Watchdog For Uk Mosques Launches

A potentially influential body aimed at tackling extremism is being launched a year after the London bombings. LONDON – The mosques standards body was a key proposal from a government-backed extremism taskforce. In a unique move, leaders of four major British Muslim groups have agreed the body is essential to modernise and open up religious institutions. The body’s launch document speaks about the failings of some mosques, including the exclusion of women and youth. The proposal for a Mosques and Imams National Advisory Body (Minab) was one of more than 100 recommendations to emerge from a Home Office-organised taskforce on extremism in the wake of the 7/7 London bombings. But the plan has been mired in controversy with many mosques resistant to the idea of a watchdog, believing that they would be ultimately controlled by the government. But the four groups backing its creation said that it was a major step forward in modernising a key institution. Community leadership Many younger Muslims, particularly women, have long complained mosques are run by small cliques of men from distinct clans or families, rather than by the wider community. In an unprecedented move for a major policy publication from Muslim organisations, that complaint is accepted in the document setting out Minab’s aims. Crucially, it accepts many imams are not up to the job of giving guidance to alienated young people. It sets a priority of developing the careers of British-born or educated preachers who can relate to young Muslims in English and understand western culture. The founders of Minab say it will also champion more access for women and ask mosque elders to bring on board highly-educated Muslims in professional positions, such as lawyers and teachers, to help run the institutions. Khurshid Ahmed, of the British Muslim Forum, one of the key national bodies behind the reforms, said they would now start work on ensuring that Minab would be a properly constituted, professional organisation. While Muslims did not believe mosques were the source of extremism, said Mr Ahmed, communities had an unprecedented opportunity to achieve much-needed change. “There are problems of governance within mosques and we need to build their capacity and make sure they are properly resourced. “We need to be very realistic and honest with ourselves. The vast majority of our imams lack the capacity to intellectually engage with our young people. We need to help them build that capacity.” Yusuf Al-Khoei of the Al-Khoei Foundation, which represents Shia Muslims in the UK, said the launch of Minab was a major step forward for British Muslims, not least because the different strands of the faith had united. “Four organisations have come together for the first time and reached a consensus. It’s a very positive move because the voice of moderation is coming up loud and clear. We are trying to decouple Islam from images and allegations of violence. “We need more involvement of the youth, of our women – and more involvement in our neighbourhoods. “We need our mosques to be more than places of worship, they need to be proper community centres. “For too long there has really been no structure. I have seen people claim to be imams in mosques who could not even read or write.”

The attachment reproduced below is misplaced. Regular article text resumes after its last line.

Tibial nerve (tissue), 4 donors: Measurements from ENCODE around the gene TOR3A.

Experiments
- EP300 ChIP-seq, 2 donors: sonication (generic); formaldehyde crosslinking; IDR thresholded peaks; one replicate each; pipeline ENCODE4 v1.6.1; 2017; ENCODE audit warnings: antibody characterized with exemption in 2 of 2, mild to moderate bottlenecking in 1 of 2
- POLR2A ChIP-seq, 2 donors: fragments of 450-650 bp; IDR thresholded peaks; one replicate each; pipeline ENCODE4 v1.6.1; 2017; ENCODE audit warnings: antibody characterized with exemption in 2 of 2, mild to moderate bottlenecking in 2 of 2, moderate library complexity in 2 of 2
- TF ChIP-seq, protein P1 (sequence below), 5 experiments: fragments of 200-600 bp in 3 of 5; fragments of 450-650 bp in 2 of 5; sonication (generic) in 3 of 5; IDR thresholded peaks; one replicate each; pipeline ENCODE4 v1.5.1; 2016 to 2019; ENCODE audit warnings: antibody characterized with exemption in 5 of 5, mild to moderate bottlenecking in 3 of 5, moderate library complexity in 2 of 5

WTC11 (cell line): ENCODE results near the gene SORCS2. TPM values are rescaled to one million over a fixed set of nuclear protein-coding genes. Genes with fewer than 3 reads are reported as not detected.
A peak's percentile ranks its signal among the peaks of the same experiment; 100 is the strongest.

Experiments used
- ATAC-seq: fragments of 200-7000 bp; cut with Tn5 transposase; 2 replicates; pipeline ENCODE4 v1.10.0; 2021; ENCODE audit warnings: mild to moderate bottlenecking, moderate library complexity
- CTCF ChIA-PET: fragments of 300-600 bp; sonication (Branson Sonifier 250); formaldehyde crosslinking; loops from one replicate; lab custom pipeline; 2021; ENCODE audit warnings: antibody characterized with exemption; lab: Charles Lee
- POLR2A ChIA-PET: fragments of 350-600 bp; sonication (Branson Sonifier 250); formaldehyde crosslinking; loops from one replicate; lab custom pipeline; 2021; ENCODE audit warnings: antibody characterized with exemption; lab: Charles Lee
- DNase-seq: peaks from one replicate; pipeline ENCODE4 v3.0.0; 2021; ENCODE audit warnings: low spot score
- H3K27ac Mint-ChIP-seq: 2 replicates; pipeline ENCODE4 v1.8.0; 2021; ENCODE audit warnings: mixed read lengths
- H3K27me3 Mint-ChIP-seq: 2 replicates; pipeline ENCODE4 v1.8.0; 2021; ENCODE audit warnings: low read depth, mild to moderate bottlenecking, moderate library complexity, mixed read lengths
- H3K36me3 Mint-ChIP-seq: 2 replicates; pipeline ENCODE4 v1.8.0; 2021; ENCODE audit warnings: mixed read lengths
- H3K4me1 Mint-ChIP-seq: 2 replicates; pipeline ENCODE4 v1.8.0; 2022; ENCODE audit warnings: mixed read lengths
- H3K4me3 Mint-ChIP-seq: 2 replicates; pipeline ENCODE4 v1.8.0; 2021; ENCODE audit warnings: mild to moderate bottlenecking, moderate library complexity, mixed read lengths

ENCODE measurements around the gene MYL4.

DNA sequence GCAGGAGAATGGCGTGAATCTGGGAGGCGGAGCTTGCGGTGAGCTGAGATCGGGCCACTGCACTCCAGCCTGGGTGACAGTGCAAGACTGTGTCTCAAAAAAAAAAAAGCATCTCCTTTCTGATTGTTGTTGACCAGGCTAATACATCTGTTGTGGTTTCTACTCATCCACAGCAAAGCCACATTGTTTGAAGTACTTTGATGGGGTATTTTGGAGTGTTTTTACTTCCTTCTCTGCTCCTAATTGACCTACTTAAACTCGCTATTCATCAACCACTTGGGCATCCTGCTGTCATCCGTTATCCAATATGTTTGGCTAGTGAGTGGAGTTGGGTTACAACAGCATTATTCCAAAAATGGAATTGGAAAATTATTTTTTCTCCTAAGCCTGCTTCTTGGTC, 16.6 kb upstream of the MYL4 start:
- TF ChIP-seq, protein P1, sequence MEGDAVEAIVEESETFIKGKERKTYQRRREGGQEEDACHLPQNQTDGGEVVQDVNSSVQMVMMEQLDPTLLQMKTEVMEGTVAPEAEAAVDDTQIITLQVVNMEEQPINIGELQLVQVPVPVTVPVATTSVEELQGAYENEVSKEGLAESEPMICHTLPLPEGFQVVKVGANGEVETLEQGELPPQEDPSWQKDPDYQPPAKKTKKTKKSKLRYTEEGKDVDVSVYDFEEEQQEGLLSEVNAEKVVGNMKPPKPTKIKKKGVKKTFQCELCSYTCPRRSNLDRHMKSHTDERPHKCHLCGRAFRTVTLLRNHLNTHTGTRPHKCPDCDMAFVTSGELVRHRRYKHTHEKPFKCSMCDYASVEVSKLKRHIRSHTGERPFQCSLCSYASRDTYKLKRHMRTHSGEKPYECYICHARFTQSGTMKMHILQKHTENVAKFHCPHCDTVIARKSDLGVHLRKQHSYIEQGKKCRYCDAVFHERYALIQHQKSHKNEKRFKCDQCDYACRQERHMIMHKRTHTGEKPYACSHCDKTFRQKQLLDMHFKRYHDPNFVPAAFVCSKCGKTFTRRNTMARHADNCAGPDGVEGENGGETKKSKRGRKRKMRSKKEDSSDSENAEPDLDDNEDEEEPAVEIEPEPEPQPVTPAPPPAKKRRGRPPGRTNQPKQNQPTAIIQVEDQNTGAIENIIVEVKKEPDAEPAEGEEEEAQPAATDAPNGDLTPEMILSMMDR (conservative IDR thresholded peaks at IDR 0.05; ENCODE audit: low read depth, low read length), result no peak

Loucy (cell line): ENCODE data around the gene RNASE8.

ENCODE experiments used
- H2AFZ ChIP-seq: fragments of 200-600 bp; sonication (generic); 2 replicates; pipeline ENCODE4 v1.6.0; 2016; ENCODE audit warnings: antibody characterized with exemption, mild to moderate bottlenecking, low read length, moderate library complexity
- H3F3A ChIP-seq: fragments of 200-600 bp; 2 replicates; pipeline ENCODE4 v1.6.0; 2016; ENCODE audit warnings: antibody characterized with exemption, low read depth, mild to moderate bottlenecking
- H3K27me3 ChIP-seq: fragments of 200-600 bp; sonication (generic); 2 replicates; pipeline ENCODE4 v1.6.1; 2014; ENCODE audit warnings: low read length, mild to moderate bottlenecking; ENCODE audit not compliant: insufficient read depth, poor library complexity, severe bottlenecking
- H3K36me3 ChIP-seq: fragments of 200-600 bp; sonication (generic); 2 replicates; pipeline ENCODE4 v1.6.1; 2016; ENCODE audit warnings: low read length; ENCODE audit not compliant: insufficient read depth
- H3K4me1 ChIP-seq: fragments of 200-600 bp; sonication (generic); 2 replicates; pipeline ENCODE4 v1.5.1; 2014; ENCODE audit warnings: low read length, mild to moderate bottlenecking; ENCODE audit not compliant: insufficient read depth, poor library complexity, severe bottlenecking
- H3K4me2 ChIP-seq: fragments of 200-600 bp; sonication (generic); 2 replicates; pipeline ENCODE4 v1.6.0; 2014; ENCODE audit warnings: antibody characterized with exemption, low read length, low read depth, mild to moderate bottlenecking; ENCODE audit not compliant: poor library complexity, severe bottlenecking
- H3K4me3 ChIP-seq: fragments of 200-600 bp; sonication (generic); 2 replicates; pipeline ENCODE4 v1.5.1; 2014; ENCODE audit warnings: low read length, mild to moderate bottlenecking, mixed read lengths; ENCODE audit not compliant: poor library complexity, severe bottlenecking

£5M To Steer Young Muslims From Extremism

Michael Settle A PACKAGE of measures to steer young Muslims away from extremism and to get them to integrate better into mainstream British society was put forward by community leaders yesterday in response to the July 7 London bombings. Seven working groups set up by Charles Clarke, the home secretary, in the wake of the terrorist attacks recommended: A national advisory council of imams and mosques to teach English to imams, encourage more UK-born Muslims to become Islamic clerics so as to reduce the reliance on foreign-based ones and to advise mosques on how to prevent them being used by extremists; A national forum against extremism and Islamaphobia to provide a regular discussion point for Muslims to talk about issues as they affect their local communities, with access to government to “share outcomes and understandings”; and A nationwide road show of influential, populist religious scholars to explain the true meaning of Islam and condemn extremism. The home secretary praised the “constructive” work of the groups and said he broadly supported their proposals, announcing the government would spent _5m over the next 18 months to pursue them. “The initial take we have on the recommendations is overwhelmingly positive,” stressed Mr Clarke. Lord Ahmed, convener of the mosques and imams group, said of the proposed national advisory council: “For the first time we’ve had a debate in the Muslim community and in the mosques with the imams. They know we can’t continue to deliver sermons in Arabic and you can’t exclude youths and women from mosque committees.” The Labour peer added: “We can’t have illiterate people on mosque committees or people with criminal records on mosque committees, or anywhere near the mosques.” Lord Ahmed said that of the estimated 2000 imams in Britain, about 1700 were educated and trained abroad. Dominic Grieve, the shadow attorney general, described the ideas as “sensible . . . and well-intended”. But he added: “While helping create better community relations and understanding between Muslims and the wider community, one feature of these proposals is that public money should be spent on schemes promoting Islam. “We are concerned that this could cause resentment in other faith groups and be wholly counter-productive if it is distinct from other multi-faith initiatives.”

Establish Body To Train Imams: UK Muslim Leaders